Everyone knew Eliud Kipchoge’s feat of running a marathon in under two hours on October 12, 2019, would change things. We didn’t anticipate it would set off a dominoes that started with speculation about the mysterious Nike shoes he wore and ended with brand after brand releasing running footwear laced with carbon fiber plates.
The crucial piece between? The creation of new rules by the race governing body World Athletics stating that a running shoe must be available to all consumers for four months before competition. With the 2020 Summer Olympics set to begin on July 24 and few months to spare, Nike unveiled the commercial version of Kipchoge’s shoe, the Air Zoom Alphafly NEXT%, and Adidas, New Balance, Brooks and Saucony followed suit with carbon-equipped footwear of their own.
Notably absent from the pack was Asics. The company still had time to get a shoe on shelves before the four-month deadline arrived. Then race organizers limited the field and effectively canceled the Tokyo Marathon — a race Asics sponsors — in late February amid growing concerns of COVID-19’s global spread. Postponing or canceling the Olympics became a top concern that only recently played out; the games have been rescheduled for next summer.
Thus the race to release carbon-fiber running shoes ended without ceremony. Nevertheless, Asics has revealed its latest piece of footwear, the Metaracer. The official launch, initially set for an Innovation Summit in Tokyo, took place inside the pristine walls of a futuristic foyer, beamed into the heads of industry insiders via VR headset. “Meta” couldn’t be a more appropriate prefix.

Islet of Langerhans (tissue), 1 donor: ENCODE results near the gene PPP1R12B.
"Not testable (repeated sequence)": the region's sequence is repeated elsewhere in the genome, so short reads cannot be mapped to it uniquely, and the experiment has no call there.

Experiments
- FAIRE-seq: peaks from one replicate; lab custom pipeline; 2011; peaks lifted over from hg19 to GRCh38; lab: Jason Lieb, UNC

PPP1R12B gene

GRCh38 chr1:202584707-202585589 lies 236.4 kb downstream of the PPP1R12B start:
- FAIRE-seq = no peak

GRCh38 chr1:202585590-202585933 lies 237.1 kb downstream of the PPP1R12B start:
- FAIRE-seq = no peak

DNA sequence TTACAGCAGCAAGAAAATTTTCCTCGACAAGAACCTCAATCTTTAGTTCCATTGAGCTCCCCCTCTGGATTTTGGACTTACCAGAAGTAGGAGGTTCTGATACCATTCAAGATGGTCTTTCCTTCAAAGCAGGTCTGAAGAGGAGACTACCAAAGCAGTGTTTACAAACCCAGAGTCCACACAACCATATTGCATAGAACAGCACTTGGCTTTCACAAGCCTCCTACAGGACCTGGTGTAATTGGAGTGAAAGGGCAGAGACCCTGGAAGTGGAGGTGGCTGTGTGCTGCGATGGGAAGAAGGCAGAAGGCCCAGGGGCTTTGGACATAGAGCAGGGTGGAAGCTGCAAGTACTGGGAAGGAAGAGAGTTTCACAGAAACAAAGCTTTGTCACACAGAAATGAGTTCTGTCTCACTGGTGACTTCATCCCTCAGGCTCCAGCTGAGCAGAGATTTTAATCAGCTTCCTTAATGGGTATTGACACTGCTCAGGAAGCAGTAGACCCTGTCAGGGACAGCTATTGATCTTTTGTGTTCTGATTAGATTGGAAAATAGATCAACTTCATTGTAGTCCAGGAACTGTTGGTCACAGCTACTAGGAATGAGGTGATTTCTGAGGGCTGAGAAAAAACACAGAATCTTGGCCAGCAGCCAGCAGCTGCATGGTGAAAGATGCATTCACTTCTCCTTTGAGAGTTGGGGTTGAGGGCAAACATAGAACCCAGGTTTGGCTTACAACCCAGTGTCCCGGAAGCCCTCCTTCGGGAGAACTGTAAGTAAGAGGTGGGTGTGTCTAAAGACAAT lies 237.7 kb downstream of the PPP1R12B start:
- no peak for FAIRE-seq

The Metaracer’s unique feature set includes not only a carbon fiber plate, as expected, but also Asic’s lightweight FlyteFoam, an engineered mesh upper and the company’s proprietary Guidesole technology, which helps propel runners forward from one stride to the next.
If the new shoe came last in terms of its release date — it won’t be available until June 26 — it might be first in revealing a new turning of the running world; one in which we witness innovation milestones through made-up digital worlds rather than from the sidelines of landmark events like Kipchoge’s breaking of the two-hour marathon barrier.
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